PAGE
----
Four friends, coming together from four different spiritual traditions, divergent backgrounds, and lifestyles, had one thing in common: an experience of serious illness not as a battle but as a spiritual journey.
As the four of us deepened our friendships, we began to recognize that despite the apparent differences between us, there had been some strikingly common landmarks in our journeys through breast cancer. We began to name these landmarks as steps along the way: five psychological and spiritual stages that we had all encountered during the course of our relationships to our disease. Each step was initiated not by answers, but by questions.
We called this model: "A Pathway to Spirit: The Five Stages of Transformation." These stages are not discrete, but overlap and revisit one another, spiraling, deepening, and transforming at every turn. We first shared these stages in our book "Speak the Language of Healing,
" addressing in depth the issues and questions common to each step of the journey. We hope you will be intrigued enough by these brief descriptions to revisit this site over the coming weeks, as excerpts from our book shed some light on how it is possible for life-threatening illness to be a spiritual path.
The Stage of Impact
Did I create this?
This is the point of entry, the initiation that is heralded by the words "You have cancer," the dark night of the spiritual journey. You will often feel as though you are the only one who has ever been in this place of shock and disbelief. You may feel abandoned and alone. When others come to offer support, they will often bring with them unsettling theories about the origin of your cancer. Did you create this? Did you contribute? You may feel guilty and ashamed.
Although you may be used to calling the shots in your life, now control is gone; your deepest beliefs will be called into question.
There is advice, even for this stage: embrace it all. There is no one right way to do this thing. Anger, shock, grief, loss and fear as well as courage, self-love, acceptance and eventually, humor and joy will also be felt at one time or another.
The Stage of Chaos
Does death mean I lose?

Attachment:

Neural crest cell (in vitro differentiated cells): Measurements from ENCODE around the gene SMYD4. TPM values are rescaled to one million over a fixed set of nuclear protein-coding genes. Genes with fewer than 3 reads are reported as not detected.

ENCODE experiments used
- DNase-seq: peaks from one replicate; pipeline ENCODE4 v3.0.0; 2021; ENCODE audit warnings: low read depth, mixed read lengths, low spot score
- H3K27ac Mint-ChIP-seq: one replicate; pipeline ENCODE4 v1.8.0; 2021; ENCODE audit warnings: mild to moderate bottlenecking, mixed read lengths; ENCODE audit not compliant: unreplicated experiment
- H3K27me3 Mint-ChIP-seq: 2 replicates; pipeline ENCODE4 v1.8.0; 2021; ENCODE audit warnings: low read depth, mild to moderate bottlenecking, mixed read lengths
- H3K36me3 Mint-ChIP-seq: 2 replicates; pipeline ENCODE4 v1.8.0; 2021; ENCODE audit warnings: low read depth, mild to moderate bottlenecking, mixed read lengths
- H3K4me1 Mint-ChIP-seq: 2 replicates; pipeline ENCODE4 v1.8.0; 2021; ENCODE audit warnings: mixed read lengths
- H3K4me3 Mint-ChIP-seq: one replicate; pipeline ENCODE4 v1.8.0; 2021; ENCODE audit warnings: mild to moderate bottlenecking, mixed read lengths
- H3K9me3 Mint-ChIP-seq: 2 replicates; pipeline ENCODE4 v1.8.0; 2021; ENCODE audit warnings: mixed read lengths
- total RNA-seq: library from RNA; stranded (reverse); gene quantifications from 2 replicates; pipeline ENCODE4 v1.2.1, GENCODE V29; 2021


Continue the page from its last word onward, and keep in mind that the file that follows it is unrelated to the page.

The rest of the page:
Will God help me or am I on my own?
Things may seem to get worse before they get better. The status quo--your old ways of being--are falling away. You may clutch tightly to the way things were. But is it possible that even as old parts of you are dying, new possibilities--new ways of being in the world--are birthing?
In the beginning, everything is chaotic, unformed. You are the most free you have ever been to let go of old beliefs and patterns. But there is discomfort in your deepest questioning.
What metaphors for healing will work for you? Are you a fighter engaged in battle? Or are you an initiate encountering the deeper mysteries?
The Stage of Choices
Is treatment war or initiation?
Do I hold on or do I let go?
Do I trust the medical establishment or put my faith in alternative and spiritual healing?
Since the cure for cancer and many other serious illnesses is unknown, you must learn to make decisions with less than full knowledge. There are demands on you on many levels. Sooner or later, you need to take action: and even inaction is a conscious choice.
In the midst of uncertainty, in what can you place your trust? In what environment is your optimum healing most likely to take place?
The choices are never easy. Even people with well-developed religious lives can fall into spiritual pitfalls when faced with their own mortality.
The question that must be confronted at this stage is: How is it possible to do everything you can within your power to live your life to the fullest,and
to put your destiny in God's hands?
From whom must I learn to receive?
From whom must I learn to protect myself?
When you are first diagnosed, your illness is a rip in the fabric of the community. As the all-encompassing urgency of acute treatment recedes, you are faced with the challenge of finding your way back into ordinary life.
For many people, the end of active treatment would seem to be a time to rejoice. But treatment, no matter how dreadful, is a kind of support system. After you are cut loose, a supportive community can make all the difference.